My objective for this trip was to get to see what long term touring would be like. We did it the easy way by staying in hotels, although that still presents it’s own challenges. I will definitely reduce the daily mileage for future trips. Partly because the physical effort becomes wearing over time, although that could be countered with rest days, but also because you rapidly become something that merely moves through the landscape, rather than experiencing it. I’m also keen to try camping as an alternative, both in regular campsites and wild camping. I think this would help to improve the sociability of the journey. Whilst Jones and I kept each other entertained, hotels and restaurants are impersonal, and they reduce the likelihood of interacting with locals and other travellers who would all add to the experience. There is only so much you gain by stopping to ask for directions, although this did lead us to some interesting encounters.

I have been very pleased with the performance of the bike, although I increasingly think it will be less suitable for future tours. I didn’t really give much thought to it’s suitability for carrying the load, although it’s held up very well. The lack of proper braze-ons for panniers is it’s main Achilles, the P-clips used on the back seemed to work, but not sure the front forks are robust enough. If I want to impose the same sort of gear load plus camping equipment, I think it would struggle, especially on less favourable surfaces (which must count just about anywhere in the world). But it will suffice in the short term and I can experiment with shorter term tours to see what I really do and don’t need.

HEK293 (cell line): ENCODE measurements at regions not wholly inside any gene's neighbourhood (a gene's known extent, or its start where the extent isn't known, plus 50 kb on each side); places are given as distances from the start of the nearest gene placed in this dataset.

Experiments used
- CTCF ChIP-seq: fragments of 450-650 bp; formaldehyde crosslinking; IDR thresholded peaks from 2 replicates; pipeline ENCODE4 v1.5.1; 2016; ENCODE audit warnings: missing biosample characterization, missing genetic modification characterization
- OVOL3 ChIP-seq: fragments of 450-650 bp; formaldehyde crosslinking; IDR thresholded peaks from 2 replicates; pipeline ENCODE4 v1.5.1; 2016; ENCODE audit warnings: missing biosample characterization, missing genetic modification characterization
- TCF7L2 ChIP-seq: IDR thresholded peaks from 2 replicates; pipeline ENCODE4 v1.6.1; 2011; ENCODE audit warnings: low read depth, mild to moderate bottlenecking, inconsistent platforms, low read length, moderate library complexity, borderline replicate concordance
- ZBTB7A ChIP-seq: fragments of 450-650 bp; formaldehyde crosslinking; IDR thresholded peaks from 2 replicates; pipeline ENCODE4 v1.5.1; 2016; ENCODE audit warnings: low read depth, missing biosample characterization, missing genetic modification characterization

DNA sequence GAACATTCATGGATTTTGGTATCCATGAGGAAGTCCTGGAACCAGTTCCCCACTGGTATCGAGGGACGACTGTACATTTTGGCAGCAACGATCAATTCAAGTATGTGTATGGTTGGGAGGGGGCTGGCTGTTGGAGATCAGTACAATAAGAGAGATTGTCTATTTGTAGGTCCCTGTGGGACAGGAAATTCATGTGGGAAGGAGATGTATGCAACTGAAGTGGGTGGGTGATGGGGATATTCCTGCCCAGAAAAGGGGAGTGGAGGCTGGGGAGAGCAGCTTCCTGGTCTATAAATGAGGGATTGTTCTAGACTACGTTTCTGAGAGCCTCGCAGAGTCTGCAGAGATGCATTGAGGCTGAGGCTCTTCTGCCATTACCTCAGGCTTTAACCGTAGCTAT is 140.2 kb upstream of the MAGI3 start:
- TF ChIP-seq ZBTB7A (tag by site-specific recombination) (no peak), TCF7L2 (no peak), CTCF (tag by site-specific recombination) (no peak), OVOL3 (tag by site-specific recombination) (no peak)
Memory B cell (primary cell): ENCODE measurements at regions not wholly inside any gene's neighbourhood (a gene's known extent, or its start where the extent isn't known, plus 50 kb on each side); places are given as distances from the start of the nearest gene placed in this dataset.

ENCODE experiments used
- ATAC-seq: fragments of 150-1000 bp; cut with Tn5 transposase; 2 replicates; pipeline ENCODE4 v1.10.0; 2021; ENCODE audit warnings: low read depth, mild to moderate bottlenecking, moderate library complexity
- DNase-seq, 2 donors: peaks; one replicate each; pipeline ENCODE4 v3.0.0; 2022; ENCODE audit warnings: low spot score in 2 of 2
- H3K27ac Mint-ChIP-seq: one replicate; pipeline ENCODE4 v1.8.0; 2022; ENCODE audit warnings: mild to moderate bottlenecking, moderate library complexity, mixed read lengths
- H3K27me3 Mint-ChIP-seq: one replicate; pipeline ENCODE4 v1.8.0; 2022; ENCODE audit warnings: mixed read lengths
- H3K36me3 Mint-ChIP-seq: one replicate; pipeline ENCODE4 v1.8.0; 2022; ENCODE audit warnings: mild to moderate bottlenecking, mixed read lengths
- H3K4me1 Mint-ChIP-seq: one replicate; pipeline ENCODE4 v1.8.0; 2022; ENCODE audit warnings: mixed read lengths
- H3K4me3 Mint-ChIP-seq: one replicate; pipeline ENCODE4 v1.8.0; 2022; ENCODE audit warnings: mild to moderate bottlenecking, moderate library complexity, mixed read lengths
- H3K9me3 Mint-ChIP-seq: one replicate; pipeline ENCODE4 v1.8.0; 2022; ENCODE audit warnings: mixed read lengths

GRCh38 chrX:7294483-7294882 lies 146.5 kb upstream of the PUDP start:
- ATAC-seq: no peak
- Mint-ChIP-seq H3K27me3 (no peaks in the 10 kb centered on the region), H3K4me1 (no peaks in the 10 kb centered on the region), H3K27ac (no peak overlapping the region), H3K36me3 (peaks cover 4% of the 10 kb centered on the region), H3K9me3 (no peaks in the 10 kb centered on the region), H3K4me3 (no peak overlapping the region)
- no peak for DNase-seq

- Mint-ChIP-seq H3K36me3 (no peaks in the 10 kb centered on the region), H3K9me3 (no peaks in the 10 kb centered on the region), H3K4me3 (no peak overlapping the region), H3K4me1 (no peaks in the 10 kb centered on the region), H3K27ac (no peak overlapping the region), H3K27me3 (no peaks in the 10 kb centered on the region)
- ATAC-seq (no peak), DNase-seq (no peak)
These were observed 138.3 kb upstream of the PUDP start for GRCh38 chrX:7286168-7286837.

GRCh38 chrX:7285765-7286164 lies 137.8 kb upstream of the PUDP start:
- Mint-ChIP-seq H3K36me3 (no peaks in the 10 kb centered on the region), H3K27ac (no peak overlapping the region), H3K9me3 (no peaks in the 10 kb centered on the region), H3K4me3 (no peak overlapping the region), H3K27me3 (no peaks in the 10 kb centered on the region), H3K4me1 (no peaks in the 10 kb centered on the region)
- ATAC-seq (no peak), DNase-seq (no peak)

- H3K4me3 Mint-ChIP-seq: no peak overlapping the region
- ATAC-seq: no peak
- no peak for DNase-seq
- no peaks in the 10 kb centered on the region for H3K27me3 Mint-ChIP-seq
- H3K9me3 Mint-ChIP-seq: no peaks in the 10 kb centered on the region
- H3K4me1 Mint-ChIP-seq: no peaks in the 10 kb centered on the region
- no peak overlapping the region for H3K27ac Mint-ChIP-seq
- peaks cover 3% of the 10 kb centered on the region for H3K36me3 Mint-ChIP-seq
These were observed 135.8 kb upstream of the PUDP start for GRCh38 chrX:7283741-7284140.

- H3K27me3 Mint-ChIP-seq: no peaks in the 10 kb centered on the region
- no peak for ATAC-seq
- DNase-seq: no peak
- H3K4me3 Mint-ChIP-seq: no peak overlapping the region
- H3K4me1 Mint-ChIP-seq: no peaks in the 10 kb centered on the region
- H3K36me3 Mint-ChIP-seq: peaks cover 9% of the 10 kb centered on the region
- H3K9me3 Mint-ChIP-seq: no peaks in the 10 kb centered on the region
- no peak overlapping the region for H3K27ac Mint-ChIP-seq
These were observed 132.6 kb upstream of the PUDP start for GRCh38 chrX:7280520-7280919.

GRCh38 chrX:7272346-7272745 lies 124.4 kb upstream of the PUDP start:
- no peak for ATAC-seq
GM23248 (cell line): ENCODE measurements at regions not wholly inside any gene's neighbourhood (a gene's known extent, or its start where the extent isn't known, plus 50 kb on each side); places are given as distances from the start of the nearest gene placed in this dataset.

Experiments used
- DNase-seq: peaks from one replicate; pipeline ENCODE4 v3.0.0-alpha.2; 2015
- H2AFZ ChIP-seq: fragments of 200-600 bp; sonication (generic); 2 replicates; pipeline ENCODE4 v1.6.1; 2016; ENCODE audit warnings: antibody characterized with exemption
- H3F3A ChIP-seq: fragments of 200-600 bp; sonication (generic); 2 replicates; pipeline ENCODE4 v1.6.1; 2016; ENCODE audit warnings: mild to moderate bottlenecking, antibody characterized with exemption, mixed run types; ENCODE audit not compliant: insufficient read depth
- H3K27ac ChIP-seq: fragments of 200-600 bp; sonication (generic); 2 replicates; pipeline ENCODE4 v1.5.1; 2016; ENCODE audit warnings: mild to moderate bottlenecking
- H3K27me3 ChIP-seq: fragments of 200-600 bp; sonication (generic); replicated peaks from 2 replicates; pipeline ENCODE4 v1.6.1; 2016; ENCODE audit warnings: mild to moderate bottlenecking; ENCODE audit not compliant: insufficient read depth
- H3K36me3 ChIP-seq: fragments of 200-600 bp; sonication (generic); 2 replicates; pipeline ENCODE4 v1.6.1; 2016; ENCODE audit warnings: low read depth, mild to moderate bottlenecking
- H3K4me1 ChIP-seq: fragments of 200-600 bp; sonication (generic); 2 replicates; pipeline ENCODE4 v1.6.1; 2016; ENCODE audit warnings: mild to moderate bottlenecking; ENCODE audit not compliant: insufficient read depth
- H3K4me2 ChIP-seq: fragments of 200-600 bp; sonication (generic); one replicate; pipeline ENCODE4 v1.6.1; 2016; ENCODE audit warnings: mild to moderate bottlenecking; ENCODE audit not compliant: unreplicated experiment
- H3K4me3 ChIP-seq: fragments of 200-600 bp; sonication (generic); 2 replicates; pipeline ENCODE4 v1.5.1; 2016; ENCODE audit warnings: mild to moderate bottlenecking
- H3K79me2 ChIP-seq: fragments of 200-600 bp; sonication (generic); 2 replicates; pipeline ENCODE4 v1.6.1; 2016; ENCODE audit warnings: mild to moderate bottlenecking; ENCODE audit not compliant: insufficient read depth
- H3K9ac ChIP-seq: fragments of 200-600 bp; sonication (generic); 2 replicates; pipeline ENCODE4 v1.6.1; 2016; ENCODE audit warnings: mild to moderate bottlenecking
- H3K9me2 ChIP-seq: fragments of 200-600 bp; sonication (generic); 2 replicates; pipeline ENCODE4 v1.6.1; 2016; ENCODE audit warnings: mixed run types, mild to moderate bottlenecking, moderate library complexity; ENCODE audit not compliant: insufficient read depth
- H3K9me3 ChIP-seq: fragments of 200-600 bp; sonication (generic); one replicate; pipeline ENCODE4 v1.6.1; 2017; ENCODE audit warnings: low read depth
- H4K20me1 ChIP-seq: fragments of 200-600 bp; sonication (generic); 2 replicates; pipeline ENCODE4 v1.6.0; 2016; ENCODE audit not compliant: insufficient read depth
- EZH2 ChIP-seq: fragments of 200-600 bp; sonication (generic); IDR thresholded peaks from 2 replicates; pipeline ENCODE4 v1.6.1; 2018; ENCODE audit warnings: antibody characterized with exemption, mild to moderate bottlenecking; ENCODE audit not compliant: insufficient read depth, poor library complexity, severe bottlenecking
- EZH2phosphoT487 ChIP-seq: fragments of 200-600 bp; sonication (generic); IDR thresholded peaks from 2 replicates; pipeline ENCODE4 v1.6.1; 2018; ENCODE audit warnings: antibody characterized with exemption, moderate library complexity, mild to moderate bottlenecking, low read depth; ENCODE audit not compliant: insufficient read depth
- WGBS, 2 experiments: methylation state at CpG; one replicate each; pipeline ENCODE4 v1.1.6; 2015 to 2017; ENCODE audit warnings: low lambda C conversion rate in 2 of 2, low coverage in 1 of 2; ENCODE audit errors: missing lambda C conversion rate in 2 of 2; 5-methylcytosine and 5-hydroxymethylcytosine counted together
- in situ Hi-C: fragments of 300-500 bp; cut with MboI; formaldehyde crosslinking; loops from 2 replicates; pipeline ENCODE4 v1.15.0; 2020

In the last few days, every place, every journey that crosses my path is starting to look like a cycling opportunity. I must be craving the open road again. I wonder how much I will like the roads close to home compared with those on foreign shores. Let’s face it, on the Eurovelo trip, we hardly did any distance on roads. I’m going to struggle to find cycle paths in the UK that get anywhere close to the quality of those. Mind you, I’m also thinking that I need to test my resolve for touring when I am doing more road miles through hillier parts. I’m well acquainted with hills at home, living on the edge of Exmoor, and I always love to see the view from atop a hill, or with hills close by. It’s getting out of the mindset of measuring your progress though miles travelled. I would rather measure time spent in the saddle, as the speed of progress is not what motivates me, but the experiences gained along the route. I’ve just been reading a magazine about Audax rides – I must admit that I had got the wrong impression of them, i.e. as a race, when in fact they sound more like a mystery tour. But again, they are all measured by distance, and not by time or place. I’m content with wandering through the countryside at whatever pace feels right. Sometimes that is quick and other times it is slow, and I want to be able to take time to sit and ponder my surroundings, and perhaps enjoy a nice lunch taken at leisure with a beverage which is a taste experience rather than a quick energy fix.

But first things first. The bike is in need of a good clean and servicing after the last few weeks of stirling effort. I’m so pleased with how it has performed that it is the most befitting gift I can think of. Don’t worry dear bike, you will be free to spin your wheels again very shortly!




One thought on “Eurovelo 6 – Roscoff to St. Nazaire to Basel – I Miss You Already

Leave a Reply

Your email address will not be published. Required fields are marked *